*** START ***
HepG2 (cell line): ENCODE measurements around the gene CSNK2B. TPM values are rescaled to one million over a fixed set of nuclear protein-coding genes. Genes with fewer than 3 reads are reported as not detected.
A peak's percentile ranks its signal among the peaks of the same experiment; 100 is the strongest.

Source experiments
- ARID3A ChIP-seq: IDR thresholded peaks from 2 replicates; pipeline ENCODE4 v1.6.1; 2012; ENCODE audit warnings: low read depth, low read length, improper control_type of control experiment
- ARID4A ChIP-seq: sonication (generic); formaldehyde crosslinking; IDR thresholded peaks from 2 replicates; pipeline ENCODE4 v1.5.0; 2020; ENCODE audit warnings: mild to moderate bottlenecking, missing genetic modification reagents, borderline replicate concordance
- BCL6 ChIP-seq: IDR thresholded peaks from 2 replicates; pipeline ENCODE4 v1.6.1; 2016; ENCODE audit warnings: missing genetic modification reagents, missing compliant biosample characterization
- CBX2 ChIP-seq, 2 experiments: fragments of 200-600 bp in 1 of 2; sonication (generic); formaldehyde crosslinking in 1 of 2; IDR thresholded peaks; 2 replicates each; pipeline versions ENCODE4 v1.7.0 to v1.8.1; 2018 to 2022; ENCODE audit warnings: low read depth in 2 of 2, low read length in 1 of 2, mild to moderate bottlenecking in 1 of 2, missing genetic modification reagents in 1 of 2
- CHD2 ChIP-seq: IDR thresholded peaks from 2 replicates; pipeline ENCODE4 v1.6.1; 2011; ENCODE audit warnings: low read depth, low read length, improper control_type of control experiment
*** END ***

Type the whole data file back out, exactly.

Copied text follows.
HepG2 (cell line): ENCODE measurements around the gene CSNK2B. TPM values are rescaled to one million over a fixed set of nuclear protein-coding genes. Genes with fewer than 3 reads are reported as not detected.
A peak's percentile ranks its signal among the peaks of the same experiment; 100 is the strongest.

Source experiments
- ARID3A ChIP-seq: IDR thresholded peaks from 2 replicates; pipeline ENCODE4 v1.6.1; 2012; ENCODE audit warnings: low read depth, low read length, improper control_type of control experiment
- ARID4A ChIP-seq: sonication (generic); formaldehyde crosslinking; IDR thresholded peaks from 2 replicates; pipeline ENCODE4 v1.5.0; 2020; ENCODE audit warnings: mild to moderate bottlenecking, missing genetic modification reagents, borderline replicate concordance
- BCL6 ChIP-seq: IDR thresholded peaks from 2 replicates; pipeline ENCODE4 v1.6.1; 2016; ENCODE audit warnings: missing genetic modification reagents, missing compliant biosample characterization
- CBX2 ChIP-seq, 2 experiments: fragments of 200-600 bp in 1 of 2; sonication (generic); formaldehyde crosslinking in 1 of 2; IDR thresholded peaks; 2 replicates each; pipeline versions ENCODE4 v1.7.0 to v1.8.1; 2018 to 2022; ENCODE audit warnings: low read depth in 2 of 2, low read length in 1 of 2, mild to moderate bottlenecking in 1 of 2, missing genetic modification reagents in 1 of 2
- CHD2 ChIP-seq: IDR thresholded peaks from 2 replicates; pipeline ENCODE4 v1.6.1; 2011; ENCODE audit warnings: low read depth, low read length, improper control_type of control experiment